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Library of Congress Classification
David Spencer's Education Paragon is a free educational resource portal helping David Spencer's secondary school students, their parents and teaching colleagues with understanding, designing, applying and delivering assessment, curriculum, educational resources, evaluation and literacy skills accurately and effectively. This wiki features educational resources for Indigenous Aboriginal education, field trips for educators, law and justice education, music education and outdoor, environmental and experiential education. Since our web site launch on September 27, 2006, online site statistics and web rankings indicate there are currently 1,888 pages and 20,185,651 page views using 7.85 Gig of bandwidth per month. Pages are written, edited, published and hosted by Brampton, Ontario, Canada based educator David Spencer. On social media, you may find David as @DavidSpencerEdu on Twitter, as DavidSpencerdotca on Linkedin.com and DavidSpencer on Prezi. Please send your accolades, feedback and resource suggestions to David Spencer. Share on social media with the hashtag #EducationParagon. Thank you for visiting. You may contact David Spencer here.
The following resources are helpful to parents and teachers:
- Book: Supporting Successful Transition from Primary to Secondary School by Tina Rae (2014)
- Book: Book: Last Child in the Woods by Richard Louv (2008)
- Book: Digital Tools for Teaching: 30 E-tools for Collaborating, Creating, and Publishing across the Curriculum by Steve Johnson (2013)
- DVD video: Canadian Popular Music in the '60's, '70's & '80's by EMI Music Canada (2012)
- DVD video: Canada: A People's History produced by Mark Starowicz (2001).
- Book: Fire in the Bones: Bill Mason and the Canadian Canoeing Tradition by James Raffan (1999)
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Library of Congress Classification
The Library of Congress Classification (LCC) is a system of library classification developed by the Library of Congress. It is used by most research and academic libraries in the U.S. and several other countries. It is not to be confused with the Library of Congress Subject Headings or Library of Congress Control Number. Most public libraries and small academic libraries continue to use the Dewey Decimal Classification (DDC).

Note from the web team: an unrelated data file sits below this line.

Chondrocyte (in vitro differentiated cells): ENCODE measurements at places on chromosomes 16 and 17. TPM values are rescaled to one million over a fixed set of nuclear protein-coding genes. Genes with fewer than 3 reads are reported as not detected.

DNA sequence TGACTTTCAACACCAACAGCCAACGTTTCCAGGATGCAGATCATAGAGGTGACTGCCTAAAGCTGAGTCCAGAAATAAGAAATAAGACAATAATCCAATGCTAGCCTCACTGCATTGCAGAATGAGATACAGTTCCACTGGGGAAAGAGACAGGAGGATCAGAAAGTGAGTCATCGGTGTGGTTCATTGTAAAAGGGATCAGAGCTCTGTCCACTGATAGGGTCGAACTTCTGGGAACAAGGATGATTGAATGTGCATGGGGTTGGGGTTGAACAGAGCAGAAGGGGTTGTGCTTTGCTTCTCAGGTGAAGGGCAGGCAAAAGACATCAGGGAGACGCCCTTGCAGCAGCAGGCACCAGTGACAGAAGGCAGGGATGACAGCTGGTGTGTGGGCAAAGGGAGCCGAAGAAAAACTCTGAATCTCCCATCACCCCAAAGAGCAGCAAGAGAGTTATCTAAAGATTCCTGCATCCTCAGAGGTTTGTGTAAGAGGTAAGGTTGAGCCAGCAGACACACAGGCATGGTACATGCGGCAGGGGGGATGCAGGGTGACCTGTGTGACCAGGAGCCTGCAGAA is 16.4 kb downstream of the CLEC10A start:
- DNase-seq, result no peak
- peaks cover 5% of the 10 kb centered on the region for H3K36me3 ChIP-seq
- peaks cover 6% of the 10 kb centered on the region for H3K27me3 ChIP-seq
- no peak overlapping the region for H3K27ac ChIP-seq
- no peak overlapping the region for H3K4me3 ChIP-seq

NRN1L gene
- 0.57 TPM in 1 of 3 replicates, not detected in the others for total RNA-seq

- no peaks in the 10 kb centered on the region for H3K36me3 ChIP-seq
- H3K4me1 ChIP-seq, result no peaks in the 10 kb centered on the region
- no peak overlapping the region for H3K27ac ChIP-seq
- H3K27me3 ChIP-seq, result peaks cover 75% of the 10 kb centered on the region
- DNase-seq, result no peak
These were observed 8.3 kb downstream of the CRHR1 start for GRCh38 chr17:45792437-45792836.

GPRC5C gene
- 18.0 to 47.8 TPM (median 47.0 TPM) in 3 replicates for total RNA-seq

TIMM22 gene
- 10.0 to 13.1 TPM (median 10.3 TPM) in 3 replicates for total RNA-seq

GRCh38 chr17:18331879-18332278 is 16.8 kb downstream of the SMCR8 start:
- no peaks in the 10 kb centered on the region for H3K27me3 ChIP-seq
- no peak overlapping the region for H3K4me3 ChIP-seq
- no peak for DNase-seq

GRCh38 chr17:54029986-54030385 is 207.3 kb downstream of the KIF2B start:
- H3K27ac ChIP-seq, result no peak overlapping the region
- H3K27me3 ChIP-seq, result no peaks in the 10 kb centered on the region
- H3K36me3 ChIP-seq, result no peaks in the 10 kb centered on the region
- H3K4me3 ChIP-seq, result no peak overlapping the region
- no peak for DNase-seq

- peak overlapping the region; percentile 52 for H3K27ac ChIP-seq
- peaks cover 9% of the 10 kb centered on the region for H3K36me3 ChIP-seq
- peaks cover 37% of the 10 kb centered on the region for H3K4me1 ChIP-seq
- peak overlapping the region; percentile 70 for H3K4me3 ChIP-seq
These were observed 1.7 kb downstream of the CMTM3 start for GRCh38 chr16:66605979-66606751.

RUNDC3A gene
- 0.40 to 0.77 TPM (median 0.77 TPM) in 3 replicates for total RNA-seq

Although it divides subjects into broad categories, it is essentially enumerative in nature. It provides a guide to the books actually in the library, not a classification of the world.
Letter |Subject area
- A - General Works
- B - Philosophy, Psychology, Religion
- C - Auxiliary Sciences of History
- D - History, General and Old World
- E - History of America
- F - Local History of the United States and British, Dutch, French, and Latin America
- G - Geography, Anthropology, Recreation
- H - Social Sciences
- J - Political Science
- K - Law
- L - Education
- M - Music
- N - Fine Arts
- P - Language and Literature
- Q - Science
- R - Medicine
- S - Agriculture
- T - Technology
- U - Military Science
- V - Naval Science
- Z - Bibliography, Library Science, and General Information Resources
Comparison chart showing how the Dewey Decimal and Library of Congress Classification systems organize resources by concept, in part for the purpose of assigning call numbers. These two systems account for over 95% of the classification in United States libraries, and are used widely worldwide.
- "Library of Congress Classification." Wikipedia, The Free Encyclopedia. 28 Aug 2008, 10:52 UTC. 8 Sep 2008 <http://en.wikipedia.org/w/index.php?title=Library_of_Congress_Classification&oldid=234758224>.